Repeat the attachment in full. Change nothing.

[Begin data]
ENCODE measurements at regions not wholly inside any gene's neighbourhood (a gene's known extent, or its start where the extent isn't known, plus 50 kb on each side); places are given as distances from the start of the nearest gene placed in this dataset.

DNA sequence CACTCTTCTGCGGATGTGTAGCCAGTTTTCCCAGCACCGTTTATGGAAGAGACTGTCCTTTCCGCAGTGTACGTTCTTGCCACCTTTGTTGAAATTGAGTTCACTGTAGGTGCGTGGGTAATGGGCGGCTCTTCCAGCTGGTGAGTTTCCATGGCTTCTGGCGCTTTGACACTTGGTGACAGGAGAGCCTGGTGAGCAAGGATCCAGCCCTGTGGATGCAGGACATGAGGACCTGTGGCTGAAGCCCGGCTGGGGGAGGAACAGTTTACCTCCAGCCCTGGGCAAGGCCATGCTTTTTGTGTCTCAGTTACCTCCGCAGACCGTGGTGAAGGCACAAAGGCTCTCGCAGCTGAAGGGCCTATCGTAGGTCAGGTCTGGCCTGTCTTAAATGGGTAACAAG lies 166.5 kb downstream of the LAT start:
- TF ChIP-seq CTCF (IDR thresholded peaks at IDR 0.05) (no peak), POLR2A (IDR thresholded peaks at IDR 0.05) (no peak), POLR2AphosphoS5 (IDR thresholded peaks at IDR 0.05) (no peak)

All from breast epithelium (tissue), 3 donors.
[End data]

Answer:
ENCODE measurements at regions not wholly inside any gene's neighbourhood (a gene's known extent, or its start where the extent isn't known, plus 50 kb on each side); places are given as distances from the start of the nearest gene placed in this dataset.

DNA sequence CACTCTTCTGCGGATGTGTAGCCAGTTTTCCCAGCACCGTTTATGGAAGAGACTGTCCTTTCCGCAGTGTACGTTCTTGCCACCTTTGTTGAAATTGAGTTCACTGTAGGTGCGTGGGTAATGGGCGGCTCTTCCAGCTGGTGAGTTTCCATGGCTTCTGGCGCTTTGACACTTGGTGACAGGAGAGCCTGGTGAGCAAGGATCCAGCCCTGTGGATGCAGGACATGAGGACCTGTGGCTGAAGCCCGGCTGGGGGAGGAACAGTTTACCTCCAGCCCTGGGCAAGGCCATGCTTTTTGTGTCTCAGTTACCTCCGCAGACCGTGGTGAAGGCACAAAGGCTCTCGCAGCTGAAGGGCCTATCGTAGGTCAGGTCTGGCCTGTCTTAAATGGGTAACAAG lies 166.5 kb downstream of the LAT start:
- TF ChIP-seq CTCF (IDR thresholded peaks at IDR 0.05) (no peak), POLR2A (IDR thresholded peaks at IDR 0.05) (no peak), POLR2AphosphoS5 (IDR thresholded peaks at IDR 0.05) (no peak)

All from breast epithelium (tissue), 3 donors.